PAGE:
Wednesday, May 20, 2009

Forty Years Ago Today: The Initiative Group for the Defense of Human Rights in the USSR Was Founded

"In 1969, [Sergei Kovalov] founded the first Soviet human rights association, the Initiative Group for the Defense of Human Rights in the USSR, and later became the principal link to the dissident movement in Lithuania. Kovalev actively participated in publication of samizdat periodicals such as Moscow-based Chronicle of Current Events and The Chronicle of the Catholic Church in Lithuania...In 2002, he organized a public commission to investigate the 1999 Moscow apartment bombings (the Kovalev Commission[2]), which was effectively paralyzed after one of its members, Sergei Yushenkov, was assassinated,[3][4] another member, Yuri Shchekochikhin, poisoned with thallium,[5][6] and its legal counsel and investigator, Mikhail Trepashkin, arrested.[7][8]"---Wikipedia

[Watch They Chose Freedom (in Russian: Они выбирали свободу), a four-part TV documentary on the history of political dissent in the USSR from the 1950s to the 1990s.]

Robert Coalson, who writes a column called "Power Vertical" for Radio Free Europe/Radio liberty, remembers this historic day in Russian history (5-20-09):

Forty years ago today, on May 20, 1969, the human rights movement in the Soviet Union took a bold step forward. A group of 15 brave individuals – scholars, writers, historians – announced the formation of the Initiative Group for Human Rights in the USSR and sent an open letter to the UN Human Rights Commission. Eleven of the 15 were eventually arrested and imprisoned.

RFE/RL’s Russian Service attended a commemorative event at the Moscow headquarters of Memorial and spoke to some of the original members of the initiative group. Veteran activist Aleksandr Lavut, who worked for years on the dissident journal “The Chronicle of Current Events,” described the persecution he endured: “They hunted us, and viciously. We were constantly being watched and listened to. In later years, they followed us constantly, walked behind us, sometimes hiding and sometimes purposely not hiding. My apartment was only searched twice – the second time was when they came for me.”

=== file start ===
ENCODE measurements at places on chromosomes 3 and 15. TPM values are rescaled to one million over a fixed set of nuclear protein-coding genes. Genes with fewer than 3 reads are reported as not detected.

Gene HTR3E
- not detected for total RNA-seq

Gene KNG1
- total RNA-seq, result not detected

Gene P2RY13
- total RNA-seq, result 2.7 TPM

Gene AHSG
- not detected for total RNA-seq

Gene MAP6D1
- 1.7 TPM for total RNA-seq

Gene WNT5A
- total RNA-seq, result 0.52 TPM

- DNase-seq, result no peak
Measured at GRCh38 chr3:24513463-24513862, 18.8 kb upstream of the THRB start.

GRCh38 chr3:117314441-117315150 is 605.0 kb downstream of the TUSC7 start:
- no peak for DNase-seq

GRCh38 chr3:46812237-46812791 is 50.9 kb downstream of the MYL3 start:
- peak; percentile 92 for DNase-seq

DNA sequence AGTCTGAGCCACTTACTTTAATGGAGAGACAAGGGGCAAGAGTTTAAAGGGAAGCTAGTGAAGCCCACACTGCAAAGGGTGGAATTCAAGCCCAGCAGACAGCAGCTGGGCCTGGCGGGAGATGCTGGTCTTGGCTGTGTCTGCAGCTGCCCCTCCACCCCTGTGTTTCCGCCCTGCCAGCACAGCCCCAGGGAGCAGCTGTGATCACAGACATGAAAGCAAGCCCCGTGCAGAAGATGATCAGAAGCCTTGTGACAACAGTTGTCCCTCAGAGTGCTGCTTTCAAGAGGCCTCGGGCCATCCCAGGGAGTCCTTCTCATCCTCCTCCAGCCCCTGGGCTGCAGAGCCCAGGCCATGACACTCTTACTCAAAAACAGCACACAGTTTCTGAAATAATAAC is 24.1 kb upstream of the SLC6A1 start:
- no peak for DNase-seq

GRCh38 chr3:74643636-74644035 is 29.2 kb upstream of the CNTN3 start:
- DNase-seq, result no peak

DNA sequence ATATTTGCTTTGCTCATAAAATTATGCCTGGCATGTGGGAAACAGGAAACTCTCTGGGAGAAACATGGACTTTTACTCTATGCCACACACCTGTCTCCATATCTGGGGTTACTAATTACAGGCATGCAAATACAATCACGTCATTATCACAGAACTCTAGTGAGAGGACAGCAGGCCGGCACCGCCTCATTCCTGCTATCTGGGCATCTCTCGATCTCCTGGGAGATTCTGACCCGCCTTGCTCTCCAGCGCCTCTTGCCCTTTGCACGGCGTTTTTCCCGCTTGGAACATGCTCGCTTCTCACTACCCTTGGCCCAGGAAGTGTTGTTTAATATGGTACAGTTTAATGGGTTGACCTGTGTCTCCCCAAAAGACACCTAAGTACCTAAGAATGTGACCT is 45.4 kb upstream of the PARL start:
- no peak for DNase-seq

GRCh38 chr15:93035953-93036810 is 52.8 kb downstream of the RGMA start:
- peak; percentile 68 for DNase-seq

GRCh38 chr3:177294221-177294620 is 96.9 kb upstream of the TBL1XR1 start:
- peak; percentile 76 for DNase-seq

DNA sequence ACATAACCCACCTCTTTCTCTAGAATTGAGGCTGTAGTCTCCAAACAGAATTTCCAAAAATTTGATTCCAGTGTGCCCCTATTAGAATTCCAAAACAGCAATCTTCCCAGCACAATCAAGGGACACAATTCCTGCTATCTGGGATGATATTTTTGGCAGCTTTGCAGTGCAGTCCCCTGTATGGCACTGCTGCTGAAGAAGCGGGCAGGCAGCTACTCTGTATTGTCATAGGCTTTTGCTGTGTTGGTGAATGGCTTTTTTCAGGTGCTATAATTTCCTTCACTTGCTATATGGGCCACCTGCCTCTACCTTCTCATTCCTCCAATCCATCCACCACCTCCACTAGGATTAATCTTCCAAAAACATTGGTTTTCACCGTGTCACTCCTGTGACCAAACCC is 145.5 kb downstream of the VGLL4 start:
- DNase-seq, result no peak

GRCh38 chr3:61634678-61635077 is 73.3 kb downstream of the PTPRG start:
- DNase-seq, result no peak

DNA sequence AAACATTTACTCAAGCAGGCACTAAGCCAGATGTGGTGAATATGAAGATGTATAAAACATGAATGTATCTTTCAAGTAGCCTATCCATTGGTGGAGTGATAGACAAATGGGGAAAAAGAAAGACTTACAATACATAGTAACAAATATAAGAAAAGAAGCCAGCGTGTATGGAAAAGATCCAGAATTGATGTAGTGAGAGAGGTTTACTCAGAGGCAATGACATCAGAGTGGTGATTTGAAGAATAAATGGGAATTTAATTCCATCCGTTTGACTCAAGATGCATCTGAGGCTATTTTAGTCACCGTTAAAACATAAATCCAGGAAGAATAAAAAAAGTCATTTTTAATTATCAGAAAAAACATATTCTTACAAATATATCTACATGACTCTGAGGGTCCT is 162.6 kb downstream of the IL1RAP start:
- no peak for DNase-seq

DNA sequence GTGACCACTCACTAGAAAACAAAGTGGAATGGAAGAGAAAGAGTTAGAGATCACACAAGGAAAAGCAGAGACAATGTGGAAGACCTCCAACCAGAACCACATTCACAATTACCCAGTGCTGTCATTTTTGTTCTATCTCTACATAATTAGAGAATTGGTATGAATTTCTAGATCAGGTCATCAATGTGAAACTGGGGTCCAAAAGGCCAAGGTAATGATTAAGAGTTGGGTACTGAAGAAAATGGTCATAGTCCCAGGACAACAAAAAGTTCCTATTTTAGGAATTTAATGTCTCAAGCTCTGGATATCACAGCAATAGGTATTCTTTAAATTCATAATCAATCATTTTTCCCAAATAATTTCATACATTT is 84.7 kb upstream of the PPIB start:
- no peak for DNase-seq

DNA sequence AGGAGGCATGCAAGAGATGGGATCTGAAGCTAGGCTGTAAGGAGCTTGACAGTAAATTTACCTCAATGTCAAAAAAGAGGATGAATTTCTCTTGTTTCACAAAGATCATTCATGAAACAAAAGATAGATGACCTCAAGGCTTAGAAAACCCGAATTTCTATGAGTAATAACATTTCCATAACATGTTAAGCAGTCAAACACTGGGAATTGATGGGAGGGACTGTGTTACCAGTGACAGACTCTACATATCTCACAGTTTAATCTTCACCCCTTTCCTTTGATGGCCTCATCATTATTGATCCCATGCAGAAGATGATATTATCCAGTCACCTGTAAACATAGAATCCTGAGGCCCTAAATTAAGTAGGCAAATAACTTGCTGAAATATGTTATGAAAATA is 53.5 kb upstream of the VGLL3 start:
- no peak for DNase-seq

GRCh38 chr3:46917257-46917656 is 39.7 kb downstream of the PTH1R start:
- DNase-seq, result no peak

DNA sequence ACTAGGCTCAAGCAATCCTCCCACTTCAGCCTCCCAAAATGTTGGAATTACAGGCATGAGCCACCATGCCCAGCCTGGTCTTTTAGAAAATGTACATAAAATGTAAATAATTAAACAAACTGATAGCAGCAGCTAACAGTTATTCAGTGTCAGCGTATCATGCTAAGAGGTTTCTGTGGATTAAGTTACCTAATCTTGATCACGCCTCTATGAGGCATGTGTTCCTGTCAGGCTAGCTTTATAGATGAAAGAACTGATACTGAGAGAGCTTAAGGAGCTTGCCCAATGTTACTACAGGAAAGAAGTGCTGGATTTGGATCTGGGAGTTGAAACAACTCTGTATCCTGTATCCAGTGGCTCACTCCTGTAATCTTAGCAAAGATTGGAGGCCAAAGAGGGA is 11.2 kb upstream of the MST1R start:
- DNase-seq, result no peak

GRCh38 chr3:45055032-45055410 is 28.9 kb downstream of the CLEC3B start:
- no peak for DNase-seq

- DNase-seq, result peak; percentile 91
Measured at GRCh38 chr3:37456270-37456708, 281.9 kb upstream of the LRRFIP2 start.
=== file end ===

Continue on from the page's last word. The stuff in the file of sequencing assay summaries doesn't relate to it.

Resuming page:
Lavut was asked how his fellow Soviet citizens viewed his quixotic efforts and he said: “The people we knew, of course, sympathized. But we also heard reproaches like, ‘why are you beating your head against a wall? You should think about your family.’”

This attitude, Lavut says, has only changed a little. “People treat us with a certain respect and sympathy, but far from all. A lot of people think we aren’t needed and are even harmful. But for the most part, people approve of this work.”

Lavut says the social and political rights of Russians are constantly violated. “You might as well say that elections have almost disappeared,” he said.

Sergei Kovalyov, a tireless rights advocate who was also one of the original 15 members of the initiative group, is pleased that many more people (he says the Russian branch of Memorial has up to 10,000 members) are involved in rights work. But he says the obstacles presented by the government remain chillingly the same.

“It boils down to the right to have your own point of view, to be respected and not persecuted,” he said. “For example, it has been reported that President Medvedev has created a commission that is supposed to fight against falsifications of history that harm Russia’s prestige. It is clear that this is just another censorship organ. And a law is being prepared and will not doubt be passed by this Duma (which can in no sense be called a parliament) about the criminalization of such falsifications of history. This is tantamount to a ban on critical statements about World War II. For example, it will be forbidden to compare Stalin to Hitler, although I would say that Hitler is just a pale imitator of Lenin and Stalin. In short, today we are seeing an organized, systematic assault on freedom of thought.”

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